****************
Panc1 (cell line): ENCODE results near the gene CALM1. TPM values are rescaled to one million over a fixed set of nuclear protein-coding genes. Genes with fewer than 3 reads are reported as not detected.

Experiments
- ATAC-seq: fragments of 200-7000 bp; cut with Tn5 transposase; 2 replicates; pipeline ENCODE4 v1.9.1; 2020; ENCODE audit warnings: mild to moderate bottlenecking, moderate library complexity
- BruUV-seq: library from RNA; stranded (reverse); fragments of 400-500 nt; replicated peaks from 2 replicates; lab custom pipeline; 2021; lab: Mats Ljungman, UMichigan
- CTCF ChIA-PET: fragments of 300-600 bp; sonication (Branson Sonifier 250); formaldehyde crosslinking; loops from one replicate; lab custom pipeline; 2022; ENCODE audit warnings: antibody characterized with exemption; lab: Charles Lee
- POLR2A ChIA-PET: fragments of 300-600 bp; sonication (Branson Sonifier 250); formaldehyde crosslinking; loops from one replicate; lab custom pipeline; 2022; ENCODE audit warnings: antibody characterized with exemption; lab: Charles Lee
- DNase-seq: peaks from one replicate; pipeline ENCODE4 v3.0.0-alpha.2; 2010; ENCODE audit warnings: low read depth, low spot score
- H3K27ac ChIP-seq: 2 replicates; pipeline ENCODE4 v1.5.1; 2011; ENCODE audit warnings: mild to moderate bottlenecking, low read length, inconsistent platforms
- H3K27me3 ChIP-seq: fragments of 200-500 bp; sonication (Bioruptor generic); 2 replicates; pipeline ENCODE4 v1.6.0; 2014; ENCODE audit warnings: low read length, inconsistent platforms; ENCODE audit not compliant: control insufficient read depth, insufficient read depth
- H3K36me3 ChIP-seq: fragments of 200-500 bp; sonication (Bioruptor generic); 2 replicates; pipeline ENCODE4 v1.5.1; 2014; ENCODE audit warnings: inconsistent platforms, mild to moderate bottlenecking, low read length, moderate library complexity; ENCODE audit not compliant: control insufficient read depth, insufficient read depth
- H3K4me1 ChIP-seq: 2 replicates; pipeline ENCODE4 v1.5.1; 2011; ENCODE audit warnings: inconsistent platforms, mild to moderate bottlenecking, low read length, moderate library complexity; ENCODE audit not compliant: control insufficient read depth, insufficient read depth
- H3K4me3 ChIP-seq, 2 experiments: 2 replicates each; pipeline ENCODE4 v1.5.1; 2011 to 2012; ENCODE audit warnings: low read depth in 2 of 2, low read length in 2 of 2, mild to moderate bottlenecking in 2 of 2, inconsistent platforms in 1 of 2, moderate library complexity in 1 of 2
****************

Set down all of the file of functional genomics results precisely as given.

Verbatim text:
Panc1 (cell line): ENCODE results near the gene CALM1. TPM values are rescaled to one million over a fixed set of nuclear protein-coding genes. Genes with fewer than 3 reads are reported as not detected.

Experiments
- ATAC-seq: fragments of 200-7000 bp; cut with Tn5 transposase; 2 replicates; pipeline ENCODE4 v1.9.1; 2020; ENCODE audit warnings: mild to moderate bottlenecking, moderate library complexity
- BruUV-seq: library from RNA; stranded (reverse); fragments of 400-500 nt; replicated peaks from 2 replicates; lab custom pipeline; 2021; lab: Mats Ljungman, UMichigan
- CTCF ChIA-PET: fragments of 300-600 bp; sonication (Branson Sonifier 250); formaldehyde crosslinking; loops from one replicate; lab custom pipeline; 2022; ENCODE audit warnings: antibody characterized with exemption; lab: Charles Lee
- POLR2A ChIA-PET: fragments of 300-600 bp; sonication (Branson Sonifier 250); formaldehyde crosslinking; loops from one replicate; lab custom pipeline; 2022; ENCODE audit warnings: antibody characterized with exemption; lab: Charles Lee
- DNase-seq: peaks from one replicate; pipeline ENCODE4 v3.0.0-alpha.2; 2010; ENCODE audit warnings: low read depth, low spot score
- H3K27ac ChIP-seq: 2 replicates; pipeline ENCODE4 v1.5.1; 2011; ENCODE audit warnings: mild to moderate bottlenecking, low read length, inconsistent platforms
- H3K27me3 ChIP-seq: fragments of 200-500 bp; sonication (Bioruptor generic); 2 replicates; pipeline ENCODE4 v1.6.0; 2014; ENCODE audit warnings: low read length, inconsistent platforms; ENCODE audit not compliant: control insufficient read depth, insufficient read depth
- H3K36me3 ChIP-seq: fragments of 200-500 bp; sonication (Bioruptor generic); 2 replicates; pipeline ENCODE4 v1.5.1; 2014; ENCODE audit warnings: inconsistent platforms, mild to moderate bottlenecking, low read length, moderate library complexity; ENCODE audit not compliant: control insufficient read depth, insufficient read depth
- H3K4me1 ChIP-seq: 2 replicates; pipeline ENCODE4 v1.5.1; 2011; ENCODE audit warnings: inconsistent platforms, mild to moderate bottlenecking, low read length, moderate library complexity; ENCODE audit not compliant: control insufficient read depth, insufficient read depth
- H3K4me3 ChIP-seq, 2 experiments: 2 replicates each; pipeline ENCODE4 v1.5.1; 2011 to 2012; ENCODE audit warnings: low read depth in 2 of 2, low read length in 2 of 2, mild to moderate bottlenecking in 2 of 2, inconsistent platforms in 1 of 2, moderate library complexity in 1 of 2